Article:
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How to Segment Your Customers Based on Sales Data
  • April 17, 2019|
  • 5 minute read
How to Segment Your Customers Based on Sales Data

One of the biggest mistakes an ecommerce company can make is to view each one of its customers as equally valuable. While a glance at a customer database might make one field seem no different from the next, it’s mission-critical that any company with ambition digs deeper into the data to find how best to segment its customers.

Segmentation is vital because it allows careful optimization of everything from marketing to support. Instead of providing a monolithic service that doesn’t fully satisfy anyone, you can operate with more flexibility, offering something different to each customer segment.

But how do you go about segmenting your customers using your sales data? What metrics are the most important, and how can you use segmentation to improve your business? Let’s answer these questions.

Ensure that you have all the data you need

Ensure that you have all the data you need

Channel attribution allows you to know where your customers are coming from: which channels they’re finding you through. If you engage in a standard complement of marketing tactics — e.g. email marketing, social media marketing, PPC advertising, referral marketing — then each one should be clearly marked in your sales data (if it isn’t, you’ll need to configure this: here’s a guide to help you get started).

And then there are the various pieces of customer data that you should be collecting wherever possible. Names, email addresses, phone numbers, locations… the more information you’re storing, the easier it will be to usefully segment your customers. If your sales data is thin to the point of barely storing any such information, then you won’t be able to do any meaningful segmentation until you’ve updated your system and waited for some data to accrue.

Look for meaningful patterns and associations

Look for meaningful patterns and associations

Segmentation can be done as widely and as arbitrarily as you prefer, which is a major problem when you’re trying to yield valuable connections. For instance, you can draw a line between “Women aged 22-24” and “Women aged 24-26”, but there’s no point in doing so unless you have a compelling reason to think that those groups will have clearly-distinct needs and actions.

Instead, look very closely at the figures, and segment only along clear divides. Take the most important business performance metrics and filter them in various ways to look for standouts. For instance, here’s something to try:

  1. Divide customers based on lifetime spend (e.g. bottom 20% through to top 20%).
  2. For each set, produce a breakdown of all stored stats (sex, age, industry, etc.).
  3. Look for differences between the bottom and top sets — are they reflected in the others?
  4. Note down the biggest associations and use them to inform your next piece of analysis.

Let’s say that you discover that 50% of the customers who’ve spent the least with you are aged between 20 and 30, but that percentage drops to just 15% for the top-spending bracket. Regardless of the reason (likely a lack of disposable income, but not necessarily), this should lead you to consider doing one of two things:

  • Finding ways to target young people specifically. If it’s important to you that you sell more with young people, then you might need to rethink your brand somewhat.
  • Giving up on marketing to young people. If they’re not spending much money through you, it might be more cost-effective to market exclusively to older groups.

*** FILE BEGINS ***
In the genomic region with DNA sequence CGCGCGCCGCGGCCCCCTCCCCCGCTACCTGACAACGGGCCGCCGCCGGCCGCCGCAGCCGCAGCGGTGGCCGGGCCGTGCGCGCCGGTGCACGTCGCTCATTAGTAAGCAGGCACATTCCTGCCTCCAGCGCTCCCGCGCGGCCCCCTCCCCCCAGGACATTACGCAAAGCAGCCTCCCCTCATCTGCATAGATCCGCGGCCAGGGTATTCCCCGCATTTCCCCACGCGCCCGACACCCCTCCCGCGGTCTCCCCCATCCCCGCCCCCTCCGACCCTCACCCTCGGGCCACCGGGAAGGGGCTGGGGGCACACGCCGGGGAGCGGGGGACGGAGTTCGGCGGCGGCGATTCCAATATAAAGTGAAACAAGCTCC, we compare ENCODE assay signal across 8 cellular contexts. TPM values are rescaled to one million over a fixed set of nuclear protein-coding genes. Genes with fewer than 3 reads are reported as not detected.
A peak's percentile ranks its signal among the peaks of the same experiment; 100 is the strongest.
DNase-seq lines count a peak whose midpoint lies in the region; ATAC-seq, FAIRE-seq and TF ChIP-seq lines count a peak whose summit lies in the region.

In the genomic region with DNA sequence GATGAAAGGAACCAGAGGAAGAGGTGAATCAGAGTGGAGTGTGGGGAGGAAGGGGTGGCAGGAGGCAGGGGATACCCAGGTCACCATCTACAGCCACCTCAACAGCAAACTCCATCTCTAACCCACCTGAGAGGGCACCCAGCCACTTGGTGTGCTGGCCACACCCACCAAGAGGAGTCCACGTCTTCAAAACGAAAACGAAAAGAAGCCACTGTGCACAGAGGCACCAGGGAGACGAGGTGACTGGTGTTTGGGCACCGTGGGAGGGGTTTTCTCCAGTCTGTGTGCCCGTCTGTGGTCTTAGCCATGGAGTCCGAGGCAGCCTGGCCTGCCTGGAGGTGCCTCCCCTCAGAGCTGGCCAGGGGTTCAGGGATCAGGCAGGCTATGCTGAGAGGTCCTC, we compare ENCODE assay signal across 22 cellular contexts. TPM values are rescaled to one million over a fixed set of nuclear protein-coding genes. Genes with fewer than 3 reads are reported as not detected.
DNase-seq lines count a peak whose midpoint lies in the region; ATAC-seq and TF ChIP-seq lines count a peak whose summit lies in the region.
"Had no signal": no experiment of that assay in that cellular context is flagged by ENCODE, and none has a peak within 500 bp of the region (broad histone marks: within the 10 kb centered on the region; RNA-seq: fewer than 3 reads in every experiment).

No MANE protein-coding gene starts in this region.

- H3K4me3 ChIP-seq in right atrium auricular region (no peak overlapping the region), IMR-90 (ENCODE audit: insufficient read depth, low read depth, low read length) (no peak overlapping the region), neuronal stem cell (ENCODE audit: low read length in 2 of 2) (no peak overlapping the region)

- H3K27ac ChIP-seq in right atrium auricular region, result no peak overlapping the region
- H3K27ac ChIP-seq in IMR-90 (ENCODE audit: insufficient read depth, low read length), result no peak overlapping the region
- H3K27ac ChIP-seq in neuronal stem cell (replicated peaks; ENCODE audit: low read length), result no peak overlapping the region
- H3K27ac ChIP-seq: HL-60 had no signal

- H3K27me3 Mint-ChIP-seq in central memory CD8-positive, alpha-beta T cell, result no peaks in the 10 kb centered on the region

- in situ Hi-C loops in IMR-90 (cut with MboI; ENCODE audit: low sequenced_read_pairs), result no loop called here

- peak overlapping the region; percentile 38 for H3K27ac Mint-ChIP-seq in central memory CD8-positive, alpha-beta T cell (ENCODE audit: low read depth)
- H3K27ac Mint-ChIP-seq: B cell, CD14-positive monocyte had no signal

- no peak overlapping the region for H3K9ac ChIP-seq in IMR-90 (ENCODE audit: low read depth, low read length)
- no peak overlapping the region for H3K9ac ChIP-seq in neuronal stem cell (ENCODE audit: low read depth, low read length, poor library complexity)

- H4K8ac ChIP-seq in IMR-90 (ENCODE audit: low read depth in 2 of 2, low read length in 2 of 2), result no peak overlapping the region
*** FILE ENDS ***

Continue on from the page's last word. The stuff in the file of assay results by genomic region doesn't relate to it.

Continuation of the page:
Once you’ve spent some time looking through charts and graphs, you should have assembled a fair understanding of which traits correspond with which levels of spend in your business. Some segments you’ll be able to disregard entirely, while others you’ll be able to focus on more intently. This will ultimately save you time and ensure that you work more effectively.

Offer customized experiences

Offer customized experiences

Now that you have a good idea of which segments you want to focus on, how do you segment your marketing? Firstly, you must confirm that your online platform is sufficiently strong and expandable to handle a heavily-segmented marketing strategy. Consider how something like Shopify’s enterprise ecommerce software (known as Plus) allows you to create personalized multi-channel experiences. After that, you must ensure that you can sync all the vital data to any and all pieces of software you intend to use for said marketing. Email marketing is a huge part of online promotion, for instance, and achieving an easy integration between your sales software and your email marketing software will make segmentation massively easier.

In fact, using integration to bring together all the disparate elements of your online operation will make it vastly simpler to aggregate data in general. Linking your support, CRM, and sales systems will make it possible to create well-rounded customer profiles, for example — profiles that you can then use to bolster your personalization efforts.

With all your data prepared, it’s time to create your customized experiences. Using the segment profiles you’ve established, think carefully about what each segment really wants from your company. More creative marketing? Clearer pricing? Higher quality, or faster service? Should you lean on images or text for your marketing materials? The more in-depth you can get, the more you can achieve.

Segmentation is a hugely-valuable part of growing a business. It allows you to operate more efficiently in your production, marketing, and support. Follow these steps when adding segmentation to your strategy, and you’ll stand a better chance of succeeding.

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Kayleigh Alexandra
Growth Hacking & Giving
microstartups.org
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